Injection Mould Making More Productive With 5 Axis Machining Technology

Tuesday 23rd October 2012 12:00pm

The use of 5 Axis Machining techniques are now routine in most modern engineering shops when accuracy is vital to the success of the final product. While this technology wasn’t initially considered for injection mould making, this is rapidly changing as there are similar benefits in mould making to be had as in other applications. Tedious set-up procedures which were time-consuming and prone to error have been eliminated and the ability to machine 5 sides of a piece in the same set-up has increased productivity. The facility to integrate the injection mould design into the programming and actual machining has reduced the incidences of human error and produces a better product with a cleaner finish.

There is a steep learning curve with 5 axis machining for new operators, and one of the areas where a new player can have difficulty is in holding the work piece so that five sides of the piece can be machined effectively. The following information on the two most common methods may be of assistance to new operators:

Mechanical Clamping Systems

These are the most common systems, and resemble a vice but with extra clamping force. This method allows minimal interference with the cutting area and enables the exposed surfaces to be machined with a high degree of accuracy.

This clamping system can hold small to medium sized work pieces quite easily, but for larger pieces, a riser is recommended in order to reach the work piece. These are not common type clamps but highly engineered pieces of equipment which apply force were it is most needed. Additional security is provided by the use of pointed grippers in the vice jaws.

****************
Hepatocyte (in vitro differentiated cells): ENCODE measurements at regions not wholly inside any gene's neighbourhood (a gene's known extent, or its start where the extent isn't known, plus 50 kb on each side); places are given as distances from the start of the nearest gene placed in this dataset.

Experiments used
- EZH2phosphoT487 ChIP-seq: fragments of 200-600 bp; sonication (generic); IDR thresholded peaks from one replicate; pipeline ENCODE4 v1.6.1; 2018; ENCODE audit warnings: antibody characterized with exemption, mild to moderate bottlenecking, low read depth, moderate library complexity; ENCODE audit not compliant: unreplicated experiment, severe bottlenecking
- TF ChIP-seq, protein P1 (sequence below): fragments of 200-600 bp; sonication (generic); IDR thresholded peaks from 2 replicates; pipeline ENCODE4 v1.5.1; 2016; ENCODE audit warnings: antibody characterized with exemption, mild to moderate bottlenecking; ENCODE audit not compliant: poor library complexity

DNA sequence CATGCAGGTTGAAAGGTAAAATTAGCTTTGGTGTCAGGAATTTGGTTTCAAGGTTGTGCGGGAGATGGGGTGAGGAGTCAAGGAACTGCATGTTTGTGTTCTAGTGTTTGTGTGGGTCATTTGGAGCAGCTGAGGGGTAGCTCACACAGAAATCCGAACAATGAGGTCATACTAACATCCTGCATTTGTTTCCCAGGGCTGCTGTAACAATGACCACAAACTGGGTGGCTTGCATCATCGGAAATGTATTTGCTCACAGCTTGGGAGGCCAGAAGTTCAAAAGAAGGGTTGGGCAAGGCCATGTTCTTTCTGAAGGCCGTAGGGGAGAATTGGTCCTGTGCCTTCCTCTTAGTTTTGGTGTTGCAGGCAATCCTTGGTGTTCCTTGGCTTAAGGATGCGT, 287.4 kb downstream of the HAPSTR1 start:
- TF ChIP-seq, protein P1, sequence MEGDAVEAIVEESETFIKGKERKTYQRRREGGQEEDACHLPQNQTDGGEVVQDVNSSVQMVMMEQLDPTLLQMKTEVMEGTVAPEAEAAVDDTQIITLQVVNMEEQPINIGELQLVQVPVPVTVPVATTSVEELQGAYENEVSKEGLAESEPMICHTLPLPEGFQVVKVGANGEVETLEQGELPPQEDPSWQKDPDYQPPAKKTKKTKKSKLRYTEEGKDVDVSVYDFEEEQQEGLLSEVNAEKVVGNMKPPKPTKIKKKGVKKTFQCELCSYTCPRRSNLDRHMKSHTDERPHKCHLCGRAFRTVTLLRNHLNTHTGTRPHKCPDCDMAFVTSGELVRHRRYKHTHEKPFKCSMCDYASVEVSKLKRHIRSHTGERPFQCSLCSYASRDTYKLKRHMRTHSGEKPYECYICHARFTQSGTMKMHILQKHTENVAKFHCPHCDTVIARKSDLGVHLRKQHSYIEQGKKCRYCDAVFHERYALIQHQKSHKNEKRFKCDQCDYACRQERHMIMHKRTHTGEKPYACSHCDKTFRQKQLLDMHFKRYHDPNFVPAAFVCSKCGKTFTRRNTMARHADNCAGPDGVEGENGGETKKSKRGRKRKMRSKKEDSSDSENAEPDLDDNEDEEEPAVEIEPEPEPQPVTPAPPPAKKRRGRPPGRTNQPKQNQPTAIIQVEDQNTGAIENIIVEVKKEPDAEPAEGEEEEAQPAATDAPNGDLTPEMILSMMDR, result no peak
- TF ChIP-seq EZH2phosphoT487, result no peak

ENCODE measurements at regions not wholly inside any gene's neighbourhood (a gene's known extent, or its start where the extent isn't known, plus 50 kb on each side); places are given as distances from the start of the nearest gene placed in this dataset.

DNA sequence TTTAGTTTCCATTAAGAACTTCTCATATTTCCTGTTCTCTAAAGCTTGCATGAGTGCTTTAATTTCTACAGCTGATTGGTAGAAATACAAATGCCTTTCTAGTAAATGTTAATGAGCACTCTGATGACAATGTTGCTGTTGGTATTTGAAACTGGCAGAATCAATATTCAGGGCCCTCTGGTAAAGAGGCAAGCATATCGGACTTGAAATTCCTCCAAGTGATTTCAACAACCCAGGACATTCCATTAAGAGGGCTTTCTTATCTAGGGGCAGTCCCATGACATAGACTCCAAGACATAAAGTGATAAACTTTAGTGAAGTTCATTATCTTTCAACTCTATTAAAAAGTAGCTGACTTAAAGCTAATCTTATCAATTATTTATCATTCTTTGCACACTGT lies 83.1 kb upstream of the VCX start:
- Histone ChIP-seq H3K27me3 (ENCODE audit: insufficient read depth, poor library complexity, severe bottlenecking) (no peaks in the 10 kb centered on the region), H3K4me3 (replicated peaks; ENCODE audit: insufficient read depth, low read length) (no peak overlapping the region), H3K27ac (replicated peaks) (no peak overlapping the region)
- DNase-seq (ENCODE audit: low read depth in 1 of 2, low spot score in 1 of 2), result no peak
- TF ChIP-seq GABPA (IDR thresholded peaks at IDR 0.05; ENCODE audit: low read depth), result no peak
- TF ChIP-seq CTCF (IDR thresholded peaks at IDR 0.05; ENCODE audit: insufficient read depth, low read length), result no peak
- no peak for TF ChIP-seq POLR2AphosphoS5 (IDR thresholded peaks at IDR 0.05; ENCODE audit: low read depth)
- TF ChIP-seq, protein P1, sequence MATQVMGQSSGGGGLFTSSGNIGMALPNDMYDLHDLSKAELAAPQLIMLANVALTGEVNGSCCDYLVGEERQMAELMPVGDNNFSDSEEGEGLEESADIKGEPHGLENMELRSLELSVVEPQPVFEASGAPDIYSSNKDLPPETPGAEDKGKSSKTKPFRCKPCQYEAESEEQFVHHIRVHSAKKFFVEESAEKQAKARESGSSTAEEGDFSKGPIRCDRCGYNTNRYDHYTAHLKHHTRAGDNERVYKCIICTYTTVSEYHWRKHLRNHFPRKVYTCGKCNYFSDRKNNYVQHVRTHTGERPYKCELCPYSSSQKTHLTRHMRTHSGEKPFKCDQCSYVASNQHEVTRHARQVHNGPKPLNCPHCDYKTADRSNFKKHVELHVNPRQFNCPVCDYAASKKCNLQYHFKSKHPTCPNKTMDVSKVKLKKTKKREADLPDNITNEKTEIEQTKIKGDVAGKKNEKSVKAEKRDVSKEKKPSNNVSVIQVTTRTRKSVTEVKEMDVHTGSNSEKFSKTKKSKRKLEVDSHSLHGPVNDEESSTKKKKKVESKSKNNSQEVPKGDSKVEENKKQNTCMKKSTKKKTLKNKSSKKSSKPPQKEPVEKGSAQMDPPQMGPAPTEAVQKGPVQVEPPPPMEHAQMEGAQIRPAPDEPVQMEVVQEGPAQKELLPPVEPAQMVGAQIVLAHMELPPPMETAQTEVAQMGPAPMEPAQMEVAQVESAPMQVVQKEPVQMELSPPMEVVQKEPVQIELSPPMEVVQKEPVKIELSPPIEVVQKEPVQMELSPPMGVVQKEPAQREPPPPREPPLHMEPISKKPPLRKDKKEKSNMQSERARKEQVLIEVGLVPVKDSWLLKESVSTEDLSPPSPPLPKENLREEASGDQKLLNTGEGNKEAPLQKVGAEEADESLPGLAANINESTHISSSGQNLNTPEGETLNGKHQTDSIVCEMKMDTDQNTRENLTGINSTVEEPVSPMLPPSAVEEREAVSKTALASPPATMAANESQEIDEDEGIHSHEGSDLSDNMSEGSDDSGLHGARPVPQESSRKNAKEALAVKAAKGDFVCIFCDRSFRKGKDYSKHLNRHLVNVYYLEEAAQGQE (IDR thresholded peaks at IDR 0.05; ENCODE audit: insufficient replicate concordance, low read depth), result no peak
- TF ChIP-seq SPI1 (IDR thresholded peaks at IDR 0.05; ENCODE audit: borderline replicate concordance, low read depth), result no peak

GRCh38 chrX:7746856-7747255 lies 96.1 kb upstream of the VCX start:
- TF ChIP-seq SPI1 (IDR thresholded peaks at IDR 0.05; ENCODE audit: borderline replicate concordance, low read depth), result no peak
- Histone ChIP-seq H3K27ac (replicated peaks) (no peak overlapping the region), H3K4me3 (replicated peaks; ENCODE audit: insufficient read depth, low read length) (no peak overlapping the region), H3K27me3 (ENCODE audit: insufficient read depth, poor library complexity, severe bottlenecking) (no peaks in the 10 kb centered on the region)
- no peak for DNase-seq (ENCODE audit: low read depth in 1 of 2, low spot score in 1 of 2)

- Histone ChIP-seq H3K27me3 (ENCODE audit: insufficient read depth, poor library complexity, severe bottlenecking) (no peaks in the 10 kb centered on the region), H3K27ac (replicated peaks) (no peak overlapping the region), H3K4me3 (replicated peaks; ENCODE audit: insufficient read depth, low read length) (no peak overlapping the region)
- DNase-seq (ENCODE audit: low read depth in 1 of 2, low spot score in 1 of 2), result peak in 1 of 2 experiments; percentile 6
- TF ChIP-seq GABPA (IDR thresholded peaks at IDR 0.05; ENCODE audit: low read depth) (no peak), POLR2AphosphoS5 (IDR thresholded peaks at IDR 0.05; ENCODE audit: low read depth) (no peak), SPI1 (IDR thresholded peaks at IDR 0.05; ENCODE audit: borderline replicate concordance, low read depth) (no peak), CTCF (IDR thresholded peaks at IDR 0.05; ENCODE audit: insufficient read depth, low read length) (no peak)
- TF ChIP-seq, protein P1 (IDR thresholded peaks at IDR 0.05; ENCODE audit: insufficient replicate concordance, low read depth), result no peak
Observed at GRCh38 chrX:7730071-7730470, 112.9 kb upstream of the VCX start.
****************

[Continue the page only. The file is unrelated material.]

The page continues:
Magnetic Systems

A common method is to fix the work piece to a magnetic pedestal. Because the work piece is then elevated, the 5 sides can be machined in one set-up, which also dramatically reduces the margin for error. The machining process does not affect the magnetic pull because the 5 axis high speed method requires higher spindle speeds, lighter chip loads, and faster feeds. These reduce torque and cutter pressure, so there is no danger of the work piece moving while being machined.

Another method is the use of magnetic pallets which enable the movement of the work piece from one machine to another. This method requires careful planning and design at the outset, but pays dividends in the savings gained during the manufacturing process.

Business owners who invest in high-end 5 axis machines and then skimp on the cost of work piece holding systems will not get the full benefit of the efficiency and productivity gains available with this machining technology. Operators at CNC Townsville workshops are already proving that these systems are worth the investment.